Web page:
Psaralyki, is located only 50m from the sea.
Mallards and coots nest in the reeds at the pond.
Like a “salt-pan” in the end of a warm summer.
A flock of small waders flying close to the water surface at Psaralyki.
Redshank (Tringa totanus) is a medium-sized wader with red feet.
Black-tailed Godwit (Limosa limosa) is a long-distance migrant.
Sometimes a flamingo (Phoenicopterus) finds its way to the banks of the Psaralyki.
Glossy Ibis (Plegadis falcinellus) is a beautiful, large wader with a shiny plumage. At a long distance, the bird looks almost black.
Black-winged Stilt (Himantopus himantopus) has very long and pink-red legs.
Little Egret (Egretta garzetta) is the only heron with yellow toes.
Migratory birds in Psaralyki
Text | Photos: Bjarne Emil Time*
A short rest in a long journey…
Country borders do not stop birds. They fly easily over when they search for the best living conditions for themselves and their young. Some birds stop for a while on Antiparos, to eat and get enough energy for a further journey, either north or south.
Even in ancient times, people knew about migratory birds. The wise man Aristotle noted that cranes traveled from areas north of the Black Sea to the Nile Valley. New studies state that cranes from the north of Scandinavia also go there during the winter season. On their way they pass Greece.
Somehow, about 20 percent of the birds in the world are long-distance migrants. In Europe, some species make long distances, across the Mediterranean to South Africa. For others, the ocean is a natural barrier. Their wintering grounds are normally the Mediterranean countries.
The birds use different migration routes. The journey of each species is to some extent learned, but most genetically controlled, inherited through generations.
An important migration route to North Africa runs across the Balkan Peninsula. Birds that follow this route have an advantage, a shorter passage over the open sea.
Antiparos is rarely invaded by migratory birds because the most used flyways are a little west and east of the island. But every spring and fall, single birds, or small flocks, stop here for a while.
Shorebirds or waders are easy to spot and can be observed on several sandy beaches on the east coast of the island. Birdwatchers especially recommend a beach near the village of Antiparos, called Psaralyki.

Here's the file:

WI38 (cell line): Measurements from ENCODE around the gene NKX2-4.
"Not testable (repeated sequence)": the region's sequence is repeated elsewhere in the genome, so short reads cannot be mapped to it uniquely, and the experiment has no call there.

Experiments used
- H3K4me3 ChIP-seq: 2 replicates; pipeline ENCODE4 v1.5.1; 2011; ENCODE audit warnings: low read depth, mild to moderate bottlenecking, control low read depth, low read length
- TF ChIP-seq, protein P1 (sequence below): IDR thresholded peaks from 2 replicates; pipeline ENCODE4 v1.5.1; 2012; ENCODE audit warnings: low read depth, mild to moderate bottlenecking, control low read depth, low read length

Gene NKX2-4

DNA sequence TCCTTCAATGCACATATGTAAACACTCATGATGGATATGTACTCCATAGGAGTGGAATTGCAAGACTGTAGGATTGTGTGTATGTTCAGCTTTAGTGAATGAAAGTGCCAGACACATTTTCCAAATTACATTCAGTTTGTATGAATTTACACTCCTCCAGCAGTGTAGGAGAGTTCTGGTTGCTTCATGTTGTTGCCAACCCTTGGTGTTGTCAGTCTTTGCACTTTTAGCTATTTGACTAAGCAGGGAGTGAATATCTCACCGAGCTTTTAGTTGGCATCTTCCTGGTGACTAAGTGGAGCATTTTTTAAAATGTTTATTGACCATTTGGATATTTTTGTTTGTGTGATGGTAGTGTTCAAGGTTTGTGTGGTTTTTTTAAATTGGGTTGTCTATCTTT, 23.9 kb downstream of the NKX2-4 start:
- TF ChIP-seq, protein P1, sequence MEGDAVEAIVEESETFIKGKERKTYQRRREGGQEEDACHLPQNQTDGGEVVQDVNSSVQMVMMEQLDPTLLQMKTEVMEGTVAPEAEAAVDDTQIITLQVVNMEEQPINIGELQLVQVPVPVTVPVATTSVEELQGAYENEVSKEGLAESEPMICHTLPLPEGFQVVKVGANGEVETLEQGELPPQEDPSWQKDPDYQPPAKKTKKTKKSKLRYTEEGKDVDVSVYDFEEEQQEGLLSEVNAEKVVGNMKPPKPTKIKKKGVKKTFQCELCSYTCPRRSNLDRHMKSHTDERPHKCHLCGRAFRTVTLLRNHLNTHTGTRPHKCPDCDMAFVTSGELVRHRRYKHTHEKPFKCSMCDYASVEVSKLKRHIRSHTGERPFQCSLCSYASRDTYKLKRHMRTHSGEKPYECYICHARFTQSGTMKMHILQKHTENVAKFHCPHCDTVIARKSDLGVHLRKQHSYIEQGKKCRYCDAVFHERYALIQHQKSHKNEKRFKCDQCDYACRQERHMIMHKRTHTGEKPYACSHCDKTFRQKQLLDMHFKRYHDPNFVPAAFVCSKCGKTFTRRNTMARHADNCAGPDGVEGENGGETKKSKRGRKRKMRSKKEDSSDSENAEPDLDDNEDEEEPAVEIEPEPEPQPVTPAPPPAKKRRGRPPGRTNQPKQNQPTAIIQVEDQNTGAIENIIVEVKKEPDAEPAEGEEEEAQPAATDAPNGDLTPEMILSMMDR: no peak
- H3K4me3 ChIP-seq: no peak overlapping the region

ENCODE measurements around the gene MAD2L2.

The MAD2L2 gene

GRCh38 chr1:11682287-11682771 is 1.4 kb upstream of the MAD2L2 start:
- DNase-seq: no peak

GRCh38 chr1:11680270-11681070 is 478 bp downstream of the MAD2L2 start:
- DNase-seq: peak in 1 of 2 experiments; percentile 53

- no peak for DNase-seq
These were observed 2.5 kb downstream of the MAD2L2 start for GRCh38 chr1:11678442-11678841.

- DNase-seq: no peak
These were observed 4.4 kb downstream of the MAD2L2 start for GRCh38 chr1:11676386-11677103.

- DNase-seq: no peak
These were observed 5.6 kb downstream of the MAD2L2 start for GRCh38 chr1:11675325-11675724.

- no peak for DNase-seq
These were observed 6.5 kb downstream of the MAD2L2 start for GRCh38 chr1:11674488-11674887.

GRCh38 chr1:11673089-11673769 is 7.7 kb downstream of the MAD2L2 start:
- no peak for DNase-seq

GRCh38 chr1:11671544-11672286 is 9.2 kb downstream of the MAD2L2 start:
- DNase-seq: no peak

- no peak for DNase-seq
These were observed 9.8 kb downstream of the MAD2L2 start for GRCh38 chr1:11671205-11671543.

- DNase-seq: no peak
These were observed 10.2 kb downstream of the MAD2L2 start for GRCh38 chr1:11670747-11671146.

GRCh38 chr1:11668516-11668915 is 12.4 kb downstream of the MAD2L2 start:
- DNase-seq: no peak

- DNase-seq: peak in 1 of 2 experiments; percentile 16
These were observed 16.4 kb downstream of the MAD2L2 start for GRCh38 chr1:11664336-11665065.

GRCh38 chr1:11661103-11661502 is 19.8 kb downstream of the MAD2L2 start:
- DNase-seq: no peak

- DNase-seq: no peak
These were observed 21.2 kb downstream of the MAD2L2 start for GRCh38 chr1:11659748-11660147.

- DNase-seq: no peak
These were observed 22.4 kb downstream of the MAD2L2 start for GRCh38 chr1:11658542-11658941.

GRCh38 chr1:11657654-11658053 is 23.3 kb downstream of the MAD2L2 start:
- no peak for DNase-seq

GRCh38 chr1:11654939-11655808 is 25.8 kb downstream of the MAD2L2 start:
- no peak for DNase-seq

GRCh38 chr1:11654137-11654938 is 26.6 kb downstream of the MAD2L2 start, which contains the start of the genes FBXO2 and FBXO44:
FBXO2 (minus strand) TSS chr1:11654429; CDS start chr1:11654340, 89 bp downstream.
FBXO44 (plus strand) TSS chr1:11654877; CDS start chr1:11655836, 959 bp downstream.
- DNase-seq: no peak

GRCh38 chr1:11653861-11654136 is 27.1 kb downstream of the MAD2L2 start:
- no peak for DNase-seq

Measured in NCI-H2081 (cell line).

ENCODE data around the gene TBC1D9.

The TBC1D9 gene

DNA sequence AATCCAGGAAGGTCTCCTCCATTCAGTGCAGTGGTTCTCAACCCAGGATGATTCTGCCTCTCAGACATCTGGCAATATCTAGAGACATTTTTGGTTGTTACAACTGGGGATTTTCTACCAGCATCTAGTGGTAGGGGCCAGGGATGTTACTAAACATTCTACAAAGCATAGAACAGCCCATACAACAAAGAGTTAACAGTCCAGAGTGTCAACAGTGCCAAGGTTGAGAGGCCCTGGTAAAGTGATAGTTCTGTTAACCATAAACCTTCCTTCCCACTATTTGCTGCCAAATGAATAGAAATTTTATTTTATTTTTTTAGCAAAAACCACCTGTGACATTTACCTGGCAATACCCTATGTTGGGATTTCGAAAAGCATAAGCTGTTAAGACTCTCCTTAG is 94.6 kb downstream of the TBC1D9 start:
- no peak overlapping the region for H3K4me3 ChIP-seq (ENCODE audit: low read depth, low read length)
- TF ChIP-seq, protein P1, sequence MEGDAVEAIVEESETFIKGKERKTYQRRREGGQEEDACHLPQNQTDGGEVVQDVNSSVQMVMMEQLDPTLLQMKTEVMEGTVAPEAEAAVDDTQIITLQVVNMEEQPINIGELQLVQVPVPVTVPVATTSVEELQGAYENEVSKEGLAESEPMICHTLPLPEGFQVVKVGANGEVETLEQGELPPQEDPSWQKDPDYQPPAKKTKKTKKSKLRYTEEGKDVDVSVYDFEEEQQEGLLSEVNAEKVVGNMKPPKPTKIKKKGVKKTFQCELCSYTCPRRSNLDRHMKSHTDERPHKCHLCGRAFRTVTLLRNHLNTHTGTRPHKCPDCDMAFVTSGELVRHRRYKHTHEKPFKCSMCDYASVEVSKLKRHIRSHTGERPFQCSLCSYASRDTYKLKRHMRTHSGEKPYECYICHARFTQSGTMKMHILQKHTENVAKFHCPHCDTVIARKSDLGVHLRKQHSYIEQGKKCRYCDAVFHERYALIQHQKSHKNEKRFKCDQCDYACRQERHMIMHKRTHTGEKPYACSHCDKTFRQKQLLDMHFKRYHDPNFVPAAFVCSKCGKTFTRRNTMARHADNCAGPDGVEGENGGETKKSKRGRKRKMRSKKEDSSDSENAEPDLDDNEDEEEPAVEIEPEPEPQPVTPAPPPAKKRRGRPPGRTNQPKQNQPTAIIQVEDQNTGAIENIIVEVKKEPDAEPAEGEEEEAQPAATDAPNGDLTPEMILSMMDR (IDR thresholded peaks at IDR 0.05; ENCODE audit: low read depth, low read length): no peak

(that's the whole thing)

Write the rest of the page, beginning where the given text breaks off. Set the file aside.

In fact, Psaralyki is three beaches that are partly connected, and named from 1 to 3. At 1 and 2 there are two shallow, brackish water ponds as large as a football field, and located only 50 m from the sea.
In summer, it happens that the water in one of the ponds evaporates completely, and only a white layer of salt remains on the bottom, which has probably given the name to the pond. “Alyki” means salt pan, and “psari” means fish in Greek.
Birdwatching is exciting. When the migration takes place, one never knows which bird may appear at Psaralyki.
The best time is early in the morning. Use bright clothes and wear a hat/cap. Bring binoculars and a field guide. And for your own safety: mosquito oil!
Be patient. Soon birds will come to find food. When you see these small, feathered creatures, from 100 to 500 grams, you may be filled with admiration, because you know they are on a long journey, many thousands of kilometers.
You see small birds with long beaks and long legs wading in the water to find food, or local mallards swimming with their young. In that moment, you realize that it is important to protect the ponds for the future.
The RAMSAR Convention was signed in 1971. It is an international agreement to protect important wetland areas for migratory birds. Unfortunately, Antiparos is not defined as a RAMSAR area, or is not sited on the IBA (International Bird Area) list.
On their way, migratory birds face many threats, most of them due to human activities. Climate change may also affect the birds. And who knows? Maybe important flyways will take new directions in the future, across Antiparos…
Some waders you can spot at Psaralyki:
Bar-tailed godwit (Limosa lapponica)
Black-tailed godwit (Limosa limosa)
Black-winged stilt (Himantopus himantopus)
Common sandpiper (Actitis hypoleucos)
Dunlin (Calidris alpina)
Glossy Ibis (Plegadis falcinellus)
Golden Plover (Pluvialis apricaria)
Greenshank (Tringa nebularia)
Knot (Calidris canutus)
Little Egret (Egretta garzetta)
Little Ringed Plover (Charadrius dubius)
Marsh Sandpiper (Tringa stagnatilis)
Redshank (Tringa totanus)
(Common) Ringed Plover (Charadrius hiaticula)
Ruff (Calidris pugnax)
Sanderling (Calidris alba)
Snipe (Gallinago gallinago)
Squacco Heron (Ardeola ralloides)
Wood Sandpiper (Tringa glareola)
* Bjarne Emil Time has been a biology lecturer for 35 years in high school in Norway.
He spends a lot of time in nature photography and owns a summer place on Antiparos and visits this beautiful island as often as he can.